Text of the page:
Couples should date for at least seven months before travelling or risk a break-up, say Brits

The average Brit believes couples should be dating for at least seven months before considering a holiday abroad together – and a fifth have broken up immediately following a disastrous trip, according to new research.

The study, by Exclusiveprivatevillas.com, found that a third of Brits had been on a disastrous holiday with a partner. Eight per cent said they broke up while still on the trip, and five per cent even admitted to breaking up on the way to their destination.

Twelve per cent of Brits admit they have had more than one truly disastrous holiday with a loved one.

Almost half of Brits (46 per cent) believe going on holiday too soon with a new love means you risk not knowing each other well enough to cope with spending so much time together.

The top risks of holidaying with a new partner, according to the British public, are:

  • Revealing bad habits too early in the relationship – 38 per cent.
  • The stress of travelling when you don’t know each other well – 30 per cent.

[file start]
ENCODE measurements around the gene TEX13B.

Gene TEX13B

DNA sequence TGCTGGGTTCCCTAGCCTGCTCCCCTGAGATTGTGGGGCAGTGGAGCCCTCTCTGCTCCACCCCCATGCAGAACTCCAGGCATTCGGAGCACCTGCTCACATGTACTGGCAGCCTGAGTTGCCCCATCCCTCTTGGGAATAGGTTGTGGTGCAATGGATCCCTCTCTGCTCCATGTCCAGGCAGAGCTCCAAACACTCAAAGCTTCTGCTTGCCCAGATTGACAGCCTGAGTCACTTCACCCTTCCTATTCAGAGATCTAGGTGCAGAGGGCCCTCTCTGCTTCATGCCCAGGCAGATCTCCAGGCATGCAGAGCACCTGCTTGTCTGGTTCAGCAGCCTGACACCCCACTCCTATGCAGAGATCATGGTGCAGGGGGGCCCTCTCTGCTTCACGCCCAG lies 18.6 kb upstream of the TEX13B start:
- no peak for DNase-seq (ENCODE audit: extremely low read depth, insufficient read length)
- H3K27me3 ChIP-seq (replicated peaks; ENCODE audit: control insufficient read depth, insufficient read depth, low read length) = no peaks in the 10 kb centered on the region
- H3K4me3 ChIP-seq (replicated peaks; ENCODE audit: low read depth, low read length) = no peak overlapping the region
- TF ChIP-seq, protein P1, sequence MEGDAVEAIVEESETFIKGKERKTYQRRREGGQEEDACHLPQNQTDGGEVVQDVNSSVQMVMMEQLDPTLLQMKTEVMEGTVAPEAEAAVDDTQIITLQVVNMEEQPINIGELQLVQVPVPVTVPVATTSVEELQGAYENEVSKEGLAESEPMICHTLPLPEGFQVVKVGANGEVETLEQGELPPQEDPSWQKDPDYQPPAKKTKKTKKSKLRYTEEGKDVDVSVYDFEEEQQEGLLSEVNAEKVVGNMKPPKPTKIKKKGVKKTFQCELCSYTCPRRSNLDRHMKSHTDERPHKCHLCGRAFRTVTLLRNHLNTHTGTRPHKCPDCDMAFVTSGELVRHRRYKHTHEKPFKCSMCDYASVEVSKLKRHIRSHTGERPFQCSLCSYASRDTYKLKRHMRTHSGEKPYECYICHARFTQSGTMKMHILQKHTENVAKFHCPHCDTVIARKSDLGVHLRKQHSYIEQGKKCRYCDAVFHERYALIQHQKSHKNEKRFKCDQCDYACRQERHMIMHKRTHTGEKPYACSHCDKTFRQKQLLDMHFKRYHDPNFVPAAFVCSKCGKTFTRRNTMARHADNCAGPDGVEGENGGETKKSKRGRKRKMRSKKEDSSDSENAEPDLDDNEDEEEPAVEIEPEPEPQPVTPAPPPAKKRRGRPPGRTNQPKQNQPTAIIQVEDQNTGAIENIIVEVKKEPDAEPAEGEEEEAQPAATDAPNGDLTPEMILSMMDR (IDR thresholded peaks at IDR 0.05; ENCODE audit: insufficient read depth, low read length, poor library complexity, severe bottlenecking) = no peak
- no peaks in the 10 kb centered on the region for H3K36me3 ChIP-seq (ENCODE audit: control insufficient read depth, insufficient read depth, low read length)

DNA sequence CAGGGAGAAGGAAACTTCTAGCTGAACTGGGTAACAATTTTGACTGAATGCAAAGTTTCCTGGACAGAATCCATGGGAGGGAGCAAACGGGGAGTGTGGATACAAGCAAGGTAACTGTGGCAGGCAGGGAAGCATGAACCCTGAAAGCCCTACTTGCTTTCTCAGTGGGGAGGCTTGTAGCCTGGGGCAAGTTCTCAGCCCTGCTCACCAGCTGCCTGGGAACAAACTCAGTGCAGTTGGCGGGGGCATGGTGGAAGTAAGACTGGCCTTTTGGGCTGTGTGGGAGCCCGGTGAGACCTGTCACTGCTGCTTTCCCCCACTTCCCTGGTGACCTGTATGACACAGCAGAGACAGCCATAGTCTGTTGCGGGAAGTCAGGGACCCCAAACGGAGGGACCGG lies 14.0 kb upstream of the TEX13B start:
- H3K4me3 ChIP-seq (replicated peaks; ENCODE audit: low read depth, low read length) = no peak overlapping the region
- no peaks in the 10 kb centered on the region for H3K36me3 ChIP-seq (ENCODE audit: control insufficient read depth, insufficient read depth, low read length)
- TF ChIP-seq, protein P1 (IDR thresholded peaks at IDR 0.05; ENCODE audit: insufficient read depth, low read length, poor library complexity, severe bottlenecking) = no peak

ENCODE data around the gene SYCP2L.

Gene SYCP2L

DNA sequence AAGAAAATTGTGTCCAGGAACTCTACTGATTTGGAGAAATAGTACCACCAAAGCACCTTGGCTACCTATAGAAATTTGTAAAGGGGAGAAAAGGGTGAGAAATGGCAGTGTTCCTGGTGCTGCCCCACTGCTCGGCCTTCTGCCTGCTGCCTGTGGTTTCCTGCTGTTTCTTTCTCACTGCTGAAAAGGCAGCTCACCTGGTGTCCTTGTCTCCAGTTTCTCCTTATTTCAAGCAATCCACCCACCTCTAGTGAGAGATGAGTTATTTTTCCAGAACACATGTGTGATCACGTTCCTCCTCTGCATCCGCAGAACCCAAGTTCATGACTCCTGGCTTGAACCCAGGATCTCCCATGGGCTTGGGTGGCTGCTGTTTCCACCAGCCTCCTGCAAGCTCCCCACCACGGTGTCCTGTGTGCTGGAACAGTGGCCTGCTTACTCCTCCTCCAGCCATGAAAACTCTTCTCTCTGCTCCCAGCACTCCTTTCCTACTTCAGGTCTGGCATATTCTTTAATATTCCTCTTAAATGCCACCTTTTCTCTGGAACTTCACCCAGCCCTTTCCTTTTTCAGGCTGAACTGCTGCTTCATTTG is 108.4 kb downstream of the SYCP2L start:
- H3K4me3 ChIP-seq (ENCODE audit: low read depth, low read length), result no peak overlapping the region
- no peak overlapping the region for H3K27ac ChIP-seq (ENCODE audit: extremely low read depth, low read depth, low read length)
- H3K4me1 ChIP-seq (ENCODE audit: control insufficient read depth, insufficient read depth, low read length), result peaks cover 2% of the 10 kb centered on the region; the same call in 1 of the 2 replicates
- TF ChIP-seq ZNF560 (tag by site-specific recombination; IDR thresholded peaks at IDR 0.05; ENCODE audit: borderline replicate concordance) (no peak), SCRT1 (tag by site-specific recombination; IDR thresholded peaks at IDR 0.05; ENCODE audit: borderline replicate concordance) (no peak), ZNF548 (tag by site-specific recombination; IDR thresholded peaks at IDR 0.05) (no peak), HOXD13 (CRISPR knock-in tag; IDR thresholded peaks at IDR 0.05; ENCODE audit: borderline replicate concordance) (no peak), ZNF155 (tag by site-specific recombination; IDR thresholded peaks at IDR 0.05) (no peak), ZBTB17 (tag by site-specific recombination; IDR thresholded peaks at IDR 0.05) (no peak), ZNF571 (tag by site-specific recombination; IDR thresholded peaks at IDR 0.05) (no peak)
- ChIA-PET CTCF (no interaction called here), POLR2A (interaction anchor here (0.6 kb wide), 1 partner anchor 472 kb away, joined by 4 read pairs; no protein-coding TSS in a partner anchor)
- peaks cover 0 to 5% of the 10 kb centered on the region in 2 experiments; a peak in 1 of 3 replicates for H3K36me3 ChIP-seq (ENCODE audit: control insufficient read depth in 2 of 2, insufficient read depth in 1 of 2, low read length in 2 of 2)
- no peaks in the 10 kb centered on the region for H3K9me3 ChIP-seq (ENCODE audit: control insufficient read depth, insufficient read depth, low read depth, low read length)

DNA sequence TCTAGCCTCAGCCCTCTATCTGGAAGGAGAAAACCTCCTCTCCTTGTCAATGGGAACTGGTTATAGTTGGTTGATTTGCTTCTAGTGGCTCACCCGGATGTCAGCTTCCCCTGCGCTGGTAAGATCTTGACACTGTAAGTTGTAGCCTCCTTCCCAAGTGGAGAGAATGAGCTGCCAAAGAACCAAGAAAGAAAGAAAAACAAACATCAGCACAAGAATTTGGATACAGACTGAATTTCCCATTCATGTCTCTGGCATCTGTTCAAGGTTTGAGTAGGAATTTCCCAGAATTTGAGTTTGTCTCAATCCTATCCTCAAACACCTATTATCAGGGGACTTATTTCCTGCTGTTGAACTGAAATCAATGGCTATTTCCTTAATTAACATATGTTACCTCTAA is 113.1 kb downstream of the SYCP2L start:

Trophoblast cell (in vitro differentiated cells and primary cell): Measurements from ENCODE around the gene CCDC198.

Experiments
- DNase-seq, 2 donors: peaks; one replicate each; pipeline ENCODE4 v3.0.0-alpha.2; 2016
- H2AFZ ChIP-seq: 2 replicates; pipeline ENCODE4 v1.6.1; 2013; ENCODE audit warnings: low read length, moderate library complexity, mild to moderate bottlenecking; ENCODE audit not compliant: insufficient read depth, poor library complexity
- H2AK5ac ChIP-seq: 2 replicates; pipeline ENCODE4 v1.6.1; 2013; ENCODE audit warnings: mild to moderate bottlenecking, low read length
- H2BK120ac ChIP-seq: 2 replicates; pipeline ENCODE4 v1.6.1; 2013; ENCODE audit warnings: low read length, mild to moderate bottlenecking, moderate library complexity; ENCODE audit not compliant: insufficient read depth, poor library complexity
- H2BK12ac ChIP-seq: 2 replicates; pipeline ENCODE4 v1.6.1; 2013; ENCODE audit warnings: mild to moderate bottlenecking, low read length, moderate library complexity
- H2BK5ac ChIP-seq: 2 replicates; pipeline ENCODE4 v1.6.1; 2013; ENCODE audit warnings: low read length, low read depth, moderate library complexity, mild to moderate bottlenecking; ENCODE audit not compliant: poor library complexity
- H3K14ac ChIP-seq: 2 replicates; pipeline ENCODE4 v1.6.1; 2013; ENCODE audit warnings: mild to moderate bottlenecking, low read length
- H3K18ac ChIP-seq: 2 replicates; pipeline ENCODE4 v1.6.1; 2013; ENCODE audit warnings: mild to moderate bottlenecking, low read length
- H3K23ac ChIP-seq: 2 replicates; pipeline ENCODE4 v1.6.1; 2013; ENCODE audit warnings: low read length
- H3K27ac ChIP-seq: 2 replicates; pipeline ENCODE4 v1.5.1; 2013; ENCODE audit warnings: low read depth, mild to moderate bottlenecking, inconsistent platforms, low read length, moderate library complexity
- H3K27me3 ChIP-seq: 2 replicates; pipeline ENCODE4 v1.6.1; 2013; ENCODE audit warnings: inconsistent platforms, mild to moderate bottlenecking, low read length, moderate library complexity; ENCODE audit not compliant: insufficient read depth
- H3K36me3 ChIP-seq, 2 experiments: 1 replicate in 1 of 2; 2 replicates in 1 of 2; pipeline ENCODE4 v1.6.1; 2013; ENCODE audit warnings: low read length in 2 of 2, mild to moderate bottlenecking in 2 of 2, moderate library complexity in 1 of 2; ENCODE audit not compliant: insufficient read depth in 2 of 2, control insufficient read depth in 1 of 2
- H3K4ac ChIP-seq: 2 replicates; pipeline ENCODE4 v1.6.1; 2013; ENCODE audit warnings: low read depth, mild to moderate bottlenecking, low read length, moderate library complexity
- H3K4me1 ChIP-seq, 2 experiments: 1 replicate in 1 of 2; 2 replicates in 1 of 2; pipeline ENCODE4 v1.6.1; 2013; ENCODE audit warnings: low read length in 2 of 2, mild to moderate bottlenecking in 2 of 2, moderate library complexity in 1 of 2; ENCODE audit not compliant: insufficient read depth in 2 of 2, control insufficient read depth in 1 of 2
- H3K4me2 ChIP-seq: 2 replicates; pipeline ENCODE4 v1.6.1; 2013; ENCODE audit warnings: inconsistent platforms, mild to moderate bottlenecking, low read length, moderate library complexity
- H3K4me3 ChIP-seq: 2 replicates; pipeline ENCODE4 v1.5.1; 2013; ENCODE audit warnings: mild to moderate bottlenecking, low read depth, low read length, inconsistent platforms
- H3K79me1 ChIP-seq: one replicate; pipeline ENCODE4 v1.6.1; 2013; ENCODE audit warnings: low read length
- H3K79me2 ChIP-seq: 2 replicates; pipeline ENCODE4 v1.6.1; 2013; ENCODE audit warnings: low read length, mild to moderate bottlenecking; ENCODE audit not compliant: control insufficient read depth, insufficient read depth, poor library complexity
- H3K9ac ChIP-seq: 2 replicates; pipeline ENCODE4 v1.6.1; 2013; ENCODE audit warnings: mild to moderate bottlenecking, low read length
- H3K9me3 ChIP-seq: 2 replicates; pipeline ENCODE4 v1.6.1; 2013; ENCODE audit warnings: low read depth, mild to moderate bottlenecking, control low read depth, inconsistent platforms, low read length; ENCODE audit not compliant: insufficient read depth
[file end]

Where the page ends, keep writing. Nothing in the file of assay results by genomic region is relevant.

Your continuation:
• Discovering you don’t fancy your new partner – 29 per cent.
  • Revealing they are intolerant of other cultures – 28 per cent.
  • If your new partner has children, being under too much pressure to get along when holidaying as a family – 15 per cent.
  • Finding out that you don’t enjoy the same food – 14 per cent.
  • Becoming aware of your new partner’s ‘smells’ – 14 per cent.
  • Being disappointed at the sight of them in swimwear – 9 per cent.
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Keith Potts, Chairman of Exclusiveprivatevillas.com which commissioned the research, said: “Living out of a suitcase in a cramped hotel room and sharing new experiences can test the best of relationships. Smells, habits and attitudes are all laid bare!

“We’ve seen a steep rise in enquiries from people looking for the luxury, privacy and space of private villas instead. Couples travelling with friends and extended families, in particular, are increasingly looking for a home-from-home and want to avoid the intensity that can so often comes with a holiday. After all, who wants to go away as a couple and come back single?”

It wasn’t all bad news for couples heading off on holiday together, however.

The research also found a holiday can ignite rather than extinguish love, as almost half (47 percent) of Brits claim to have fallen for someone while away.

More than a third (36 percent) have even revisited their first holiday destination as a couple in a bid to reignite the passion of their relationship.

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